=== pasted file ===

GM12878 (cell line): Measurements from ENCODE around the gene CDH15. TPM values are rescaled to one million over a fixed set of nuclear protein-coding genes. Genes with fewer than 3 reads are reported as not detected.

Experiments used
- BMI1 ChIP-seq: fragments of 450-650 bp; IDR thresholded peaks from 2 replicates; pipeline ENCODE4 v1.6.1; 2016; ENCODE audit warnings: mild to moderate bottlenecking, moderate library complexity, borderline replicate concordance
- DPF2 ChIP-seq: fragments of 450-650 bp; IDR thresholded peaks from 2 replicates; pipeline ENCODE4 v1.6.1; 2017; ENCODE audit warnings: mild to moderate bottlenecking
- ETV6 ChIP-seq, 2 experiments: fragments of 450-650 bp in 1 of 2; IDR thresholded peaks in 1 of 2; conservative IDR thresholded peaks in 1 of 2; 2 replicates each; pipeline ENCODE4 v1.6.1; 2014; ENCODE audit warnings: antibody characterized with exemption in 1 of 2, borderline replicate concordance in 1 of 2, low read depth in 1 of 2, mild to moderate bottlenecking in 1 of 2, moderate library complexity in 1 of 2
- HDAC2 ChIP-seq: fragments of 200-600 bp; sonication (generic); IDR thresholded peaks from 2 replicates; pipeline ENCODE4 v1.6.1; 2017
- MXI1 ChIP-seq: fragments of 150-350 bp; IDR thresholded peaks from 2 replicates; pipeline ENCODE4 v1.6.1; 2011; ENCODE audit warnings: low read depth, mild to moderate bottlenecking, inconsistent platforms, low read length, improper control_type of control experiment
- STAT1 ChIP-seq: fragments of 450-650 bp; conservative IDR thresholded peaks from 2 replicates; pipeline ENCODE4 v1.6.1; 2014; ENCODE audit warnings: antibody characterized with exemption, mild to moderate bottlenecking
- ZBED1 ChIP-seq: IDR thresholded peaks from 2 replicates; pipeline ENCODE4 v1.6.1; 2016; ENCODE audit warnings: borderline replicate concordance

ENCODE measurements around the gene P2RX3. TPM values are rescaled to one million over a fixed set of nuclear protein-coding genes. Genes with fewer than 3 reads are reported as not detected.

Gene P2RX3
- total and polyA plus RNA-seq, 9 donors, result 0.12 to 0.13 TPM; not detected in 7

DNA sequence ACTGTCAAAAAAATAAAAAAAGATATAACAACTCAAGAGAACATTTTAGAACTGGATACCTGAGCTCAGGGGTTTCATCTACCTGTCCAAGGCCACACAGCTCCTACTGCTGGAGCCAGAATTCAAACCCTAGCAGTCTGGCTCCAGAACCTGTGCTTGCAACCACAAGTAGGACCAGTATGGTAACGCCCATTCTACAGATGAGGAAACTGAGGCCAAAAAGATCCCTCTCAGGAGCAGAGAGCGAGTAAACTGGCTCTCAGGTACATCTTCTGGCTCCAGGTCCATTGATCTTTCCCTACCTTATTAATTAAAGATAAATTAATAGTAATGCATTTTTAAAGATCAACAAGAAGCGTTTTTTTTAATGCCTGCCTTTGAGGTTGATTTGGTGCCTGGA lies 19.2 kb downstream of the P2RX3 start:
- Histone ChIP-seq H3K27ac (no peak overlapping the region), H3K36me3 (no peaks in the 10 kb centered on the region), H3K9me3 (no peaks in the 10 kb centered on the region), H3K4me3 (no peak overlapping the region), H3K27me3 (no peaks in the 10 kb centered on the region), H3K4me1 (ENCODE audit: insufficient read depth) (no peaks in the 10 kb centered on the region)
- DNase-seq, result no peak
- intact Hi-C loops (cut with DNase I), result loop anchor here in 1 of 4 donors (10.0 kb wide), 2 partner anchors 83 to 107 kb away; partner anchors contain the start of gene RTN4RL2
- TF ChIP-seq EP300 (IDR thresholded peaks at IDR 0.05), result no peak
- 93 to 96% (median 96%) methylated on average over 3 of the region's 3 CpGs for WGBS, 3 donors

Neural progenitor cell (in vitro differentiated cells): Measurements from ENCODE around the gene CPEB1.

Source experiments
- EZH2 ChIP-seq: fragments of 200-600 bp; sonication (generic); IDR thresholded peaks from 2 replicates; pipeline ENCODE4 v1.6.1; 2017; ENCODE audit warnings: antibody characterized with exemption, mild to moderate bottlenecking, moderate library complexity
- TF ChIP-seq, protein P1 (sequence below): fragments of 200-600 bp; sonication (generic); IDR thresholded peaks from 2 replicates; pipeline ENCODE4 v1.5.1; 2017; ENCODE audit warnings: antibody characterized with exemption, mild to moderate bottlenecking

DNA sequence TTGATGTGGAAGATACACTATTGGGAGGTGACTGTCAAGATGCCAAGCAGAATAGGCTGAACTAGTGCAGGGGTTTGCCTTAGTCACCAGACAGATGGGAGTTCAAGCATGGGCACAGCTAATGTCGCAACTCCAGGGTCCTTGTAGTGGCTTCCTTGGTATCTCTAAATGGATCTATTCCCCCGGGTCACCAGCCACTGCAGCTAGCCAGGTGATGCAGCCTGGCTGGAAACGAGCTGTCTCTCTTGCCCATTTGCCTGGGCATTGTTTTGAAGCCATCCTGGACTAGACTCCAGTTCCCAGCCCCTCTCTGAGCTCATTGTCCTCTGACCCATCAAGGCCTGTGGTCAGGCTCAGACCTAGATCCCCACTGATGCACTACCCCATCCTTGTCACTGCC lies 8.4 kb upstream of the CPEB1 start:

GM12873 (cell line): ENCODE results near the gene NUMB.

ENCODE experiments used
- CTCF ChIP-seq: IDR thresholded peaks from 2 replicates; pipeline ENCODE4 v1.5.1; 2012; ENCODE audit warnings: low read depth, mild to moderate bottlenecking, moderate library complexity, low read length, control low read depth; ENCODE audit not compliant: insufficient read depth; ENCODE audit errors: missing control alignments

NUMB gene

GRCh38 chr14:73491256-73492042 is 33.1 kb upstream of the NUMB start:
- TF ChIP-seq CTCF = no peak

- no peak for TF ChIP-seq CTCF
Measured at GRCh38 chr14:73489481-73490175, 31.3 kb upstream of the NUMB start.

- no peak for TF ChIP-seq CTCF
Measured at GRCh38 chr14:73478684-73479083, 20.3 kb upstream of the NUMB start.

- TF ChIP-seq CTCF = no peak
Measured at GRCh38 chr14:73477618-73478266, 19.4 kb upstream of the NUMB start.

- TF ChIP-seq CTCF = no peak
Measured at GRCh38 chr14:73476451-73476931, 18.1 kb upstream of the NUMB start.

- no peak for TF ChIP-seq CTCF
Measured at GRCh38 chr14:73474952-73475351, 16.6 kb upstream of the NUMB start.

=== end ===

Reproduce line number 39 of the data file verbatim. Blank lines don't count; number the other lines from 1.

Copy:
Measured at GRCh38 chr14:73474952-73475351, 16.6 kb upstream of the NUMB start.